HP-UX and Common Desktop Environment (CDE)

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The HP-UX installation was successfully finished with a large text over a half of the screen saying “FAILURE!” written in ASCII art. The whole process took about ten hours and after an automatic restart, the system booted up in the graphics environment.

The CDE GUI is not as intuitive as the one on SGI IRIX but I can live with it. I was more surprised that all color schemes (about 20) looked ugly as hell. The guys who were responsible for this were probably on LSD. Otherwise, I cannot understand the color combinations they created.

On the bright side – although the CPU runs only on 100MHz, the overall feeling of speed is better than on 200-MHz SGI O2. I have only a low-end graphics card capable of 1280×1024 in 256 colors (actually it can combine one 256-color palette for an active window and second 256-color palette for the rest), it is very fast and has no problems with refreshing windows while moving.

Btw the system cannot use audio in the CDE until the network is fully configured. It wouldn’t be a true UNIX without such jokes.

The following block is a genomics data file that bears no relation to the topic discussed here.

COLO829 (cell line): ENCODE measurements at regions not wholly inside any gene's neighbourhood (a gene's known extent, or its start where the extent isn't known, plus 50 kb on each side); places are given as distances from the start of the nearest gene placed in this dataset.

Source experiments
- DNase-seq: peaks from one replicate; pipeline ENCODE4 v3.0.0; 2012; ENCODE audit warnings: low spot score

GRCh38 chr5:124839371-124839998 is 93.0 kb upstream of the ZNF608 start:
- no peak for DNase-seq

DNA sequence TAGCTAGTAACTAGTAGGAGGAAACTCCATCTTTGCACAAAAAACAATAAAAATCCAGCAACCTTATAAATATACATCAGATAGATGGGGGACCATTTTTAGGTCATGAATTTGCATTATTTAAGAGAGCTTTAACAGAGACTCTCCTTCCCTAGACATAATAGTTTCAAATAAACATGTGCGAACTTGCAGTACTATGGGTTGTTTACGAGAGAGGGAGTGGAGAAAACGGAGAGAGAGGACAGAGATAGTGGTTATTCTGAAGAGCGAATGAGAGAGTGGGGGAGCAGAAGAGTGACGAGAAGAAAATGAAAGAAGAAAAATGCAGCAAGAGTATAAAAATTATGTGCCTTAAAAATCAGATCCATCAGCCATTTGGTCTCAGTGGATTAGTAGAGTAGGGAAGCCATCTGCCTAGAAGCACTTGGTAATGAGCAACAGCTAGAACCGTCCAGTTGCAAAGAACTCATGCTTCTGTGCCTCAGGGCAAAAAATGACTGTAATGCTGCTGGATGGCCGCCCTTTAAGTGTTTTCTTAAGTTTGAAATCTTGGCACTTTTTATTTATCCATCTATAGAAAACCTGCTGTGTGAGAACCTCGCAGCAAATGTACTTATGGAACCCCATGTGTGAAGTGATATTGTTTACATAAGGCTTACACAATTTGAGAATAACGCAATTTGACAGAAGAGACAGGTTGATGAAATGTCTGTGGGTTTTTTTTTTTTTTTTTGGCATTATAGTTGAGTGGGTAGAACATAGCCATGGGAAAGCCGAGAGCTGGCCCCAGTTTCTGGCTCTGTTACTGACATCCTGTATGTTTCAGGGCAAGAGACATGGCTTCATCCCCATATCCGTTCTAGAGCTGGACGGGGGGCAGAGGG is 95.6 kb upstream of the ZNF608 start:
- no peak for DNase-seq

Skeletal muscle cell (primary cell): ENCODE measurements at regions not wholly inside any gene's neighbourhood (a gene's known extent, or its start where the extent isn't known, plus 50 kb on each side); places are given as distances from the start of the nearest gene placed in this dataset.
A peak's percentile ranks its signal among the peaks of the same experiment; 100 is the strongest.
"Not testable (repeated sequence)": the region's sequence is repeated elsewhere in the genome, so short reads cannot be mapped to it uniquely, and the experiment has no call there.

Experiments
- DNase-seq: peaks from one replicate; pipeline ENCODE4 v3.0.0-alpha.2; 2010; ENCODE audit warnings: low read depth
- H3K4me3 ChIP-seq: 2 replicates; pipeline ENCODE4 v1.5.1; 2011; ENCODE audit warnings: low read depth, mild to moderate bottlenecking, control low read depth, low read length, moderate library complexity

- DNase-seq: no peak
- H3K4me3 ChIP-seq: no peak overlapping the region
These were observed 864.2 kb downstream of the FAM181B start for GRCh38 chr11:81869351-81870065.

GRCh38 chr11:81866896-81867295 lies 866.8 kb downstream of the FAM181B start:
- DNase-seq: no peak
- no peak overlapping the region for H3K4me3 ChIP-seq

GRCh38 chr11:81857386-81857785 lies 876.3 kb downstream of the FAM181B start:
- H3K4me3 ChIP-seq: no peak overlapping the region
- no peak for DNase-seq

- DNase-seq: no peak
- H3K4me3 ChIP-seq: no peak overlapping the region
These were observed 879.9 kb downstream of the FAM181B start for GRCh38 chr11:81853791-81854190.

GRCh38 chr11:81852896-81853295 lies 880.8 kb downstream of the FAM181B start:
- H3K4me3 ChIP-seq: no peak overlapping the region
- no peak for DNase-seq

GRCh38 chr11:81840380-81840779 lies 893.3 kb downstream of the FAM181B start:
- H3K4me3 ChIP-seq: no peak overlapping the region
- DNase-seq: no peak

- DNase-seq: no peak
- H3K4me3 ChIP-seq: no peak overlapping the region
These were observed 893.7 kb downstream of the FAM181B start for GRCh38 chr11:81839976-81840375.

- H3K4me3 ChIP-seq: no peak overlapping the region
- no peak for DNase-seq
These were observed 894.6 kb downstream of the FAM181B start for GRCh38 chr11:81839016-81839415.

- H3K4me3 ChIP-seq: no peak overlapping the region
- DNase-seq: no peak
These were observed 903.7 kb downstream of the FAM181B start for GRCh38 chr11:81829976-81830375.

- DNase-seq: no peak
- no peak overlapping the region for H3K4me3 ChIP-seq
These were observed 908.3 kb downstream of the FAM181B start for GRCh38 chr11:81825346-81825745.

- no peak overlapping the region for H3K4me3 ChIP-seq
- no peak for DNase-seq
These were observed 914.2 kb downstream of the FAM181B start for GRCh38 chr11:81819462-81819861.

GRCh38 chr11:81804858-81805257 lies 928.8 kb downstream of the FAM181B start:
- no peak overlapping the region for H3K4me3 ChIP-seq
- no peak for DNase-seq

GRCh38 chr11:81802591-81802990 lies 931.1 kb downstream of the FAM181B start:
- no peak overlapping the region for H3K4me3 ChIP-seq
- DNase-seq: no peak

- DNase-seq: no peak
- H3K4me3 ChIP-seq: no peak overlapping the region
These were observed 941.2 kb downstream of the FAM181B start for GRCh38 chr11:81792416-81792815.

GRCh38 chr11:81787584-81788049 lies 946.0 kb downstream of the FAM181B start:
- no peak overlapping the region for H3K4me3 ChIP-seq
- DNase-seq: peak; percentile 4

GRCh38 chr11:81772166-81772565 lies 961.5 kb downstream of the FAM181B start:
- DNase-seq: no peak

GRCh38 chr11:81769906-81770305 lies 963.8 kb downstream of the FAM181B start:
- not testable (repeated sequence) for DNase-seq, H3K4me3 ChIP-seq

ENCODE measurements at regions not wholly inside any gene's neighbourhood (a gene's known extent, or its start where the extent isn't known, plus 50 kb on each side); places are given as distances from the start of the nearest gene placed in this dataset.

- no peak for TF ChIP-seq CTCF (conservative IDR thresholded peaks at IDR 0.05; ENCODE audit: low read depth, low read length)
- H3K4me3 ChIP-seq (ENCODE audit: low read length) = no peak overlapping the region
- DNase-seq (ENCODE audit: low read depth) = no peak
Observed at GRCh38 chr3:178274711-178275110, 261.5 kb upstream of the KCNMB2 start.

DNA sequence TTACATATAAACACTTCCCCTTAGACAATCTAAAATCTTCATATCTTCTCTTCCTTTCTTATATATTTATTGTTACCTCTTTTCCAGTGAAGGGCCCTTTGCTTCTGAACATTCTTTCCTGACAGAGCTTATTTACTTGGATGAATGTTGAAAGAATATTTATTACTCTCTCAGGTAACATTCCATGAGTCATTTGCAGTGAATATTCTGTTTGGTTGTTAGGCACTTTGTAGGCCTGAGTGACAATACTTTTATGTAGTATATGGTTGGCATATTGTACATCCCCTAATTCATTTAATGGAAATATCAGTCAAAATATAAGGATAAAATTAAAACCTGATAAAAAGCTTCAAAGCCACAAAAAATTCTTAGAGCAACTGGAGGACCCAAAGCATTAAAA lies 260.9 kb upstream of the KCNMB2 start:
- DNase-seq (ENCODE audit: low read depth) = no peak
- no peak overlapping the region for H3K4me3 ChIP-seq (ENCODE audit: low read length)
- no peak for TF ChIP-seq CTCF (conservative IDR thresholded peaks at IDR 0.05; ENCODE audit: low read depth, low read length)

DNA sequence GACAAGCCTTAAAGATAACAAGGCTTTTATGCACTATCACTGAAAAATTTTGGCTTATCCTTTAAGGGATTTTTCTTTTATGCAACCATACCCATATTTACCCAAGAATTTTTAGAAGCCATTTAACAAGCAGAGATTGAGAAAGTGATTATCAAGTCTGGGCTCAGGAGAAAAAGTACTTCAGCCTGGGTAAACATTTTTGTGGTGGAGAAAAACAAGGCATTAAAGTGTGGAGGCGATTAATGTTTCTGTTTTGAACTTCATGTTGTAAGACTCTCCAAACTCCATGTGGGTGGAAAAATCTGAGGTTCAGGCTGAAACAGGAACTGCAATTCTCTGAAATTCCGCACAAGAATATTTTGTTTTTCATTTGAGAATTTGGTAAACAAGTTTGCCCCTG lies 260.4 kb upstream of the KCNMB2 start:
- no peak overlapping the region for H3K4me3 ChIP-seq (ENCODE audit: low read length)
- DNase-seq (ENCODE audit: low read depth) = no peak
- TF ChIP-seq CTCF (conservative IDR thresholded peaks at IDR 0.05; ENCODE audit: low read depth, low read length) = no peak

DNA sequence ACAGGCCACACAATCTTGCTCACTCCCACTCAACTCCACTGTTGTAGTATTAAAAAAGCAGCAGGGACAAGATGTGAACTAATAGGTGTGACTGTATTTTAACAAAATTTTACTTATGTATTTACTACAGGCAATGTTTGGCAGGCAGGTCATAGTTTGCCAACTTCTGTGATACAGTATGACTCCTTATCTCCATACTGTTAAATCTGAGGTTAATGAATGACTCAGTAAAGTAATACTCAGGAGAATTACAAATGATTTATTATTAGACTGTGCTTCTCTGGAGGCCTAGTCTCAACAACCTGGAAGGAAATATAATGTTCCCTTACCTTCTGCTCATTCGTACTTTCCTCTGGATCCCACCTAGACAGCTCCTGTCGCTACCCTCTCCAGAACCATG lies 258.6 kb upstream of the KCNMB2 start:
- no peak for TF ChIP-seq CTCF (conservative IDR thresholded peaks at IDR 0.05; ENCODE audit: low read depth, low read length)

HP 9000/C100 Graphics Workstation (1995)

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My C100 is not as nice as the one on Wikipedia, but it’s fully working. The machine was used in a small GIS company as a server for two X terminals (probably HP 700X). It is equipped with 100-MHz PA-7200 CPU, 256 MB of RAM, 2-GB SCSI HDD, two additional 100-Mbit/s network NICs and a single-head version of the HP 8-bit frame-buffer card. The original owners used it with an external SCSI drive for user data and did regular backups using the internal tape drive. They didn’t delete anything from the internal system drive when they stopped using it (the drive has only about 10 megs of free space).

Owners were probably smokers so I had to clean the internals of the machine from the greasy dust. Fortunately, there was no visible corrosion on logic boards. Now it is ready for a fresh installation of the HP-UX operating system including the complete aC++ development environment.